One might naturally wonder what happens when the radius <math>R<math> becomes less than or equal to the Schwarzschild radius <math>r_s<math>. It turns out that the Schwarzchild solution still makes sense in this case, although it has some rather odd properties. The apparent singularity at <math>r = r_s<math> is an illusion; it is an example of what is called a coordinate singularity. As the name implies, the singularity arises from a bad choice of coordinates. By choosing another set of suitable coordinates one can show that the metric is welldefined at the Schwarzschild radius. See, for example, EddingtonFinkelstein coordinates or Kruskal coordinates.
This case <math>r = 0<math> is different, however. If one asks that the solution be valid for all <math>r<math> one runs into a true physical singularity, or gravitational singularity, at the origin. To see that this is a true singularity one must look at quantities that are independent of the choice of coordinates. One such important quantity is the Kretschmann invariant, which is given by
 <math>R^{abcd}R_{abcd}= \frac{12 r_s^2}{r^6}<math>
At <math>r=0<math> the curvature blowsup (becomes infinite) indicating the presence of a singularity. At this point the metric, and spacetime itself, is no longer welldefined. For a long time it was thought that such a solution was nonphysical. However, a greater understanding of general relativity led to the realization that such singularities were a generic feature of the theory and not just an exotic special case. Such solutions are now believed to exist and are termed black holes.
The Schwarzschild solution, taken to be valid for all <math>r > 0<math>, is called a Schwarzschild black hole. It is a perfectly valid solution of the Einstein field equations, although it has some rather bizarre properties. For <math>r < r_s<math> the Schwarzschild radial coordinate <math>r<math> becomes timelike and the time coordinate <math>t<math> becomes spacelike. A curve at constant <math>r<math> is no longer a possible worldline of a particle or observer. Causality requires a particle to fall inwards. The surface <math>r = r_s<math> demarcates what is called the event horizon of the black hole. It represents the point past which light can no longer escape the gravitational field. Any physical object whose radius R becomes less than or equal to the Schwarzschild radius will undergo gravitational collapse and become a black hole.
Embedding Schwarzschild space in Euclidean space
In general relativity mass changes the geometry of space. Space with mass is "curved", whereas empty space is flat (Euclidean). In some cases we can visualize the deviation from Euclidean geometry by mapping a 'curved' subspace of the 4dimensional spacetime onto a Euclidean space with one dimension more.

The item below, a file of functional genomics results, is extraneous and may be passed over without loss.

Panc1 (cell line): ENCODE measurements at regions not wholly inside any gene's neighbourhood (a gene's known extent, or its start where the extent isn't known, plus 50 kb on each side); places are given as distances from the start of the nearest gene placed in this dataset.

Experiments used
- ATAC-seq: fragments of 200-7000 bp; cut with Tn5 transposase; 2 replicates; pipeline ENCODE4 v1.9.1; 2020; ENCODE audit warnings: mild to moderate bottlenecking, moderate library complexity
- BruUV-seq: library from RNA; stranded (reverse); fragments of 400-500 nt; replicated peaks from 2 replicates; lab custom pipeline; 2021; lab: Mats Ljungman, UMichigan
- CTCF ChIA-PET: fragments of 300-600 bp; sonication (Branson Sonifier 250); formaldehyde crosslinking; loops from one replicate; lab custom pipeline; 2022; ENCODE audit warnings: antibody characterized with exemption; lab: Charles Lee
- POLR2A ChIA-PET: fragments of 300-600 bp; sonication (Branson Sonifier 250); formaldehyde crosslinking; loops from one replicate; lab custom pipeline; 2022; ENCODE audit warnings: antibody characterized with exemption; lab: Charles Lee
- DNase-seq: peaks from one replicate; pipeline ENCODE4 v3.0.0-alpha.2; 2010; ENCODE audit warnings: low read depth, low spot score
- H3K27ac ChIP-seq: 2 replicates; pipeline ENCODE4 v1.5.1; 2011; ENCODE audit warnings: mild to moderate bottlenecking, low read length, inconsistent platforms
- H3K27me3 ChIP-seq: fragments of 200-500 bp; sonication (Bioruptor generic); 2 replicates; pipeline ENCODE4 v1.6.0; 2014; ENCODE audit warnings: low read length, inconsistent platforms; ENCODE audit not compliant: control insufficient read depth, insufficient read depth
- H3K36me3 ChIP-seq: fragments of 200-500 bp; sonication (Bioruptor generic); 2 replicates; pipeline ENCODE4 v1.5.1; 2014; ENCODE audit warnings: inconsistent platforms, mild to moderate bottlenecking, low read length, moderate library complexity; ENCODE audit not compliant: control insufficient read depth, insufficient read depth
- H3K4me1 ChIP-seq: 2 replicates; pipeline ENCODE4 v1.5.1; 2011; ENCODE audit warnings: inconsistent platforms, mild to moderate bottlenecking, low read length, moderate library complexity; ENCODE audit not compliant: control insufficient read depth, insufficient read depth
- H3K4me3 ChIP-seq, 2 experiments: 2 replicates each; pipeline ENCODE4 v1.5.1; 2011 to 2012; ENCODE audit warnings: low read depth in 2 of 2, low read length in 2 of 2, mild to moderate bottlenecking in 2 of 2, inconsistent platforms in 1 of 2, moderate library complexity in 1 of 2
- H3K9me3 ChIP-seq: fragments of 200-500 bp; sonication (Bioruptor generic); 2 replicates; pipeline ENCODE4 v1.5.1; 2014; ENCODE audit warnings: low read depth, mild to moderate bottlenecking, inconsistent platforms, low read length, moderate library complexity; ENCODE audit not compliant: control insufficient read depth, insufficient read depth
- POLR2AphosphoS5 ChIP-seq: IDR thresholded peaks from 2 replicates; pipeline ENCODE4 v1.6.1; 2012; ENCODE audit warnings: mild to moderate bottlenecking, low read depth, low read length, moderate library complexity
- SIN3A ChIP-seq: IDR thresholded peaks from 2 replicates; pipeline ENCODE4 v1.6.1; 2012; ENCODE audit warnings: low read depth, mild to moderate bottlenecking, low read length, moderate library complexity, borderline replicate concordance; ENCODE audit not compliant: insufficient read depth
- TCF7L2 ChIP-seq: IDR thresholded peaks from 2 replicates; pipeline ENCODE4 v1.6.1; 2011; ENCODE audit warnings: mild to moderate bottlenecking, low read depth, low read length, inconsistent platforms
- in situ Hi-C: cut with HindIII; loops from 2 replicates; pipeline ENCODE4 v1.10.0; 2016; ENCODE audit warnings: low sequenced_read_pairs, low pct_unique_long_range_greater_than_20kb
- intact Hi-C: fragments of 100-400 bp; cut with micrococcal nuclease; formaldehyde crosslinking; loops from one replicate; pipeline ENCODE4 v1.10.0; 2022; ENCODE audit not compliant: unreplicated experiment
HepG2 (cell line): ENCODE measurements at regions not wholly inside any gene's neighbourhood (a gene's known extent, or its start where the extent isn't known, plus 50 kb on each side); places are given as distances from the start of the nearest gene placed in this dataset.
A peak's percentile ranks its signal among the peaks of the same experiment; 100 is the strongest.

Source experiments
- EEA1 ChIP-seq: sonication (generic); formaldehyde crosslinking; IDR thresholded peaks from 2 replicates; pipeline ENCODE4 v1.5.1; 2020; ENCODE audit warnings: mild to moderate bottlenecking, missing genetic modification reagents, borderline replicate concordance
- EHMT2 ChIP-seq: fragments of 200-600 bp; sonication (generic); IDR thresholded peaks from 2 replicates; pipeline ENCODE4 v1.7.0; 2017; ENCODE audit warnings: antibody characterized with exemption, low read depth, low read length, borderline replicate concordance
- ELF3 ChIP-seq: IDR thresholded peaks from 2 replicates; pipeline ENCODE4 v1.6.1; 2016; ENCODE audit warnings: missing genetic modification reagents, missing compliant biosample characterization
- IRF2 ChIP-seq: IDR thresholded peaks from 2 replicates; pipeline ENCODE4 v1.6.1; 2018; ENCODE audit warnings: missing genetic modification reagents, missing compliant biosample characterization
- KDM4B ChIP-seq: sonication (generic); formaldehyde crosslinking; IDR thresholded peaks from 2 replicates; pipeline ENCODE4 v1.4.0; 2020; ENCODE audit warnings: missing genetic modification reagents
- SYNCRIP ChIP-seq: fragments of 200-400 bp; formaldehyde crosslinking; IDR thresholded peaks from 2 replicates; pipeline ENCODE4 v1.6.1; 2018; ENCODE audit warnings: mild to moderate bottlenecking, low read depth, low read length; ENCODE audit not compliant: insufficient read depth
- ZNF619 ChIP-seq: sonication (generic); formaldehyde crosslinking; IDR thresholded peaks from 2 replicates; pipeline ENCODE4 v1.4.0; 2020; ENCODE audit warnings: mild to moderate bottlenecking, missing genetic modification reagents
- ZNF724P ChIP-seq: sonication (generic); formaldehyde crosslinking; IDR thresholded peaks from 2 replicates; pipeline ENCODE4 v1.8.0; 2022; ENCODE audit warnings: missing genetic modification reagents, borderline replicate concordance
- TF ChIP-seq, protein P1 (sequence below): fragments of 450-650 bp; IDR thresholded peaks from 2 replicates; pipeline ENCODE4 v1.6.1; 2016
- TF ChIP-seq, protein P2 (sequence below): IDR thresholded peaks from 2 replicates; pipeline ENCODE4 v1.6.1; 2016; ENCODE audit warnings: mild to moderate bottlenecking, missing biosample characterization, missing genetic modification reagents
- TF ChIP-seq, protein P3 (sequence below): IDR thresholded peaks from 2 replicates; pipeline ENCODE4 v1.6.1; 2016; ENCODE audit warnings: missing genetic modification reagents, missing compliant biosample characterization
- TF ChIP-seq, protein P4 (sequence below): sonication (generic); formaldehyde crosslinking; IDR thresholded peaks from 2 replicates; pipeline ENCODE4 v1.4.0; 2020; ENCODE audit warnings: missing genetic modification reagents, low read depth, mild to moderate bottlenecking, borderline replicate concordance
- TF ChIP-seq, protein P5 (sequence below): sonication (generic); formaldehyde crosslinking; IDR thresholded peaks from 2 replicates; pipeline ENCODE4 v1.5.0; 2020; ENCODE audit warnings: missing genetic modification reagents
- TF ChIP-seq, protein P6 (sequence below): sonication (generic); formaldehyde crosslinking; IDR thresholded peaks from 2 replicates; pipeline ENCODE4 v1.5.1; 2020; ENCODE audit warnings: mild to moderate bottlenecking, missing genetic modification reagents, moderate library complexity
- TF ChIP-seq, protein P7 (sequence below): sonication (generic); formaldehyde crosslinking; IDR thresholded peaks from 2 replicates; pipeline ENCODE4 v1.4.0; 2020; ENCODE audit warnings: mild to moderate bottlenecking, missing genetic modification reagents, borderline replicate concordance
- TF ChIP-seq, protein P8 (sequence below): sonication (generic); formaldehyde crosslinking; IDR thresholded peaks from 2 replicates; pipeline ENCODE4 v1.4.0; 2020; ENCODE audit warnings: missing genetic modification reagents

Suppose we choose the equatorial plane of a star, at a constant Schwarzschild time <math>t=t_0<math> and <math>\theta=\pi/2<math> and map this into three dimensions with the Euclidean metric (in cylindrical coordinates):
 <math>ds^2 = dz^2 + dr^2 + r^2d\phi^2.\,<math>
We will get a curved surface <math>z= z(r)<math> by writing the Euclidean metric in the form
 <math>ds^2 = \left(1 + \left(\frac{dz}{dr}\right)^2 \right)dr^2 + r^2d\phi^2<math>
where we have made the identification
 <math>dz = \frac{dz}{dr}dr.<math>
We can then relate this to the Schwarzschild metric for the equatorial plane at a fixed time:
 <math>ds^2 = \left(1\frac{2GM}{c^2 r} \right)^{1} dr^2 + r^2d\phi^2<math>
Which gives the following expression for z(r):
 <math>z(r) = \int \frac{dr}{\sqrt{\frac{c^2 r}{2GM}1}} = 4GM\sqrt{\frac{c^2 r}{2GM} 1} + \mbox{ a constant}.<math>
Quotes
"Es ist immer angenehm, über strenge Lösungen einfacher Form zu verfügen." (It is always pleasant to avail of exact solutions in simple form.) – Karl Schwarzschild, 1916.
References
 Schwarzschild, K. (1916). Über das Gravitationsfeld eines Massenpunktes nach der Einsteinschen Theorie. Sitzungsberichte der Königlich Preussischen Akademie der Wissenschaften 1, 189196.
 Ronald Adler, Maurice Bazin, Menahem Schiffer, Introduction to General Relativity (Second Edition), (1975) McGrawHill New York, ISBN 0070004234 See chapter 6.
 Lev Davidovich Landau and Evgeny Mikhailovich Lifshitz, The Classical Theory of Fields, Fourth Revised English Edition, Course of Theoretical Physics, Volume 2, (1951) Pergamon Press, Oxford; ISBN 0080250726. See chapter 12.
 Charles W. Misner, Kip S. Thorne, John Archibald Wheeler, Gravitation, (1970) W.H. Freeman, New York; ISBN 0716703440.
 Steven Weinberg, Gravitation and Cosmology: Principles and Applications of the General Theory or Relativity, (1972) John Wiley & Sons, New York ISBN 0471925675. See chapter 8.